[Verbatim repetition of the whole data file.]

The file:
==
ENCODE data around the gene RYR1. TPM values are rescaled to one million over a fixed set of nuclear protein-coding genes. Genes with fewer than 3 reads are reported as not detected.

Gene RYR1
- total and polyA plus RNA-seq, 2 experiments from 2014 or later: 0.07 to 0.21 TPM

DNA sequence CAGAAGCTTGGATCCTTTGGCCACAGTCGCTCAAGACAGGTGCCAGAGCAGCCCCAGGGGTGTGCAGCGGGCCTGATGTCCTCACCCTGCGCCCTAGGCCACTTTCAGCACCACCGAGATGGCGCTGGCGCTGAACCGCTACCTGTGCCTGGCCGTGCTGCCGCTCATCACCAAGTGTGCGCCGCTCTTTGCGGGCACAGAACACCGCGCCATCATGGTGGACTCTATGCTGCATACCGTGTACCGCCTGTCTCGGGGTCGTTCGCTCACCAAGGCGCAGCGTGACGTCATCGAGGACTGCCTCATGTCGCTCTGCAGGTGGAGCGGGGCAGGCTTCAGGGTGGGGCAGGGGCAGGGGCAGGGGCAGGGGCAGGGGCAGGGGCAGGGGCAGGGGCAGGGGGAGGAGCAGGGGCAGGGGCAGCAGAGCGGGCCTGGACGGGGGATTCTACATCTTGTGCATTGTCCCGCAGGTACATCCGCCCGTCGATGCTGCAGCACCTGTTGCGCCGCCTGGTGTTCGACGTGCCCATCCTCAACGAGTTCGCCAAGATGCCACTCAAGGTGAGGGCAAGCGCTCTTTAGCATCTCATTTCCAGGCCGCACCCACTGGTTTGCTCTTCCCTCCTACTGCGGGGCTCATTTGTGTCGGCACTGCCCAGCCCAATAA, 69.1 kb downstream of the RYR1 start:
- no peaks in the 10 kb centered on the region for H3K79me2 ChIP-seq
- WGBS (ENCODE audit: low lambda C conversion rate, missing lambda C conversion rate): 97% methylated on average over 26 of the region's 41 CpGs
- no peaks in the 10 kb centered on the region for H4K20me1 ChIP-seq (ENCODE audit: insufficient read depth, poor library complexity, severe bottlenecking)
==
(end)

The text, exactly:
ENCODE data around the gene RYR1. TPM values are rescaled to one million over a fixed set of nuclear protein-coding genes. Genes with fewer than 3 reads are reported as not detected.

Gene RYR1
- total and polyA plus RNA-seq, 2 experiments from 2014 or later: 0.07 to 0.21 TPM

DNA sequence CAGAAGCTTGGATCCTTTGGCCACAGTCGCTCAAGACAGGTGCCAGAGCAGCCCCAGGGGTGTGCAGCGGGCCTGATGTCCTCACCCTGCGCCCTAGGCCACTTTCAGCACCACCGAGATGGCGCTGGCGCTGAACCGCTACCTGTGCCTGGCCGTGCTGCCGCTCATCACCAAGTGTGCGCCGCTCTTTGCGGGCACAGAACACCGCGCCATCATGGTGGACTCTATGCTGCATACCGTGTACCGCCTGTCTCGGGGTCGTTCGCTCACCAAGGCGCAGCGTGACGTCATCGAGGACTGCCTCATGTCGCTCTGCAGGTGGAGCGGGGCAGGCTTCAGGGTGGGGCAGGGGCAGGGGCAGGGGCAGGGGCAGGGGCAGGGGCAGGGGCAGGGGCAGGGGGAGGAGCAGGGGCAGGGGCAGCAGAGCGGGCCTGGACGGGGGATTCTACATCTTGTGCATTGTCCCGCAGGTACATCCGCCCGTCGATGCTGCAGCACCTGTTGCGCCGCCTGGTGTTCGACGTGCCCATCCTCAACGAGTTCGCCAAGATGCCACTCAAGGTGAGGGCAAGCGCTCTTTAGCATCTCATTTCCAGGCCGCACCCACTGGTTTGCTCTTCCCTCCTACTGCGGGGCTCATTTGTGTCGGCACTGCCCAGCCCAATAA, 69.1 kb downstream of the RYR1 start:
- no peaks in the 10 kb centered on the region for H3K79me2 ChIP-seq
- WGBS (ENCODE audit: low lambda C conversion rate, missing lambda C conversion rate): 97% methylated on average over 26 of the region's 41 CpGs
- no peaks in the 10 kb centered on the region for H4K20me1 ChIP-seq (ENCODE audit: insufficient read depth, poor library complexity, severe bottlenecking)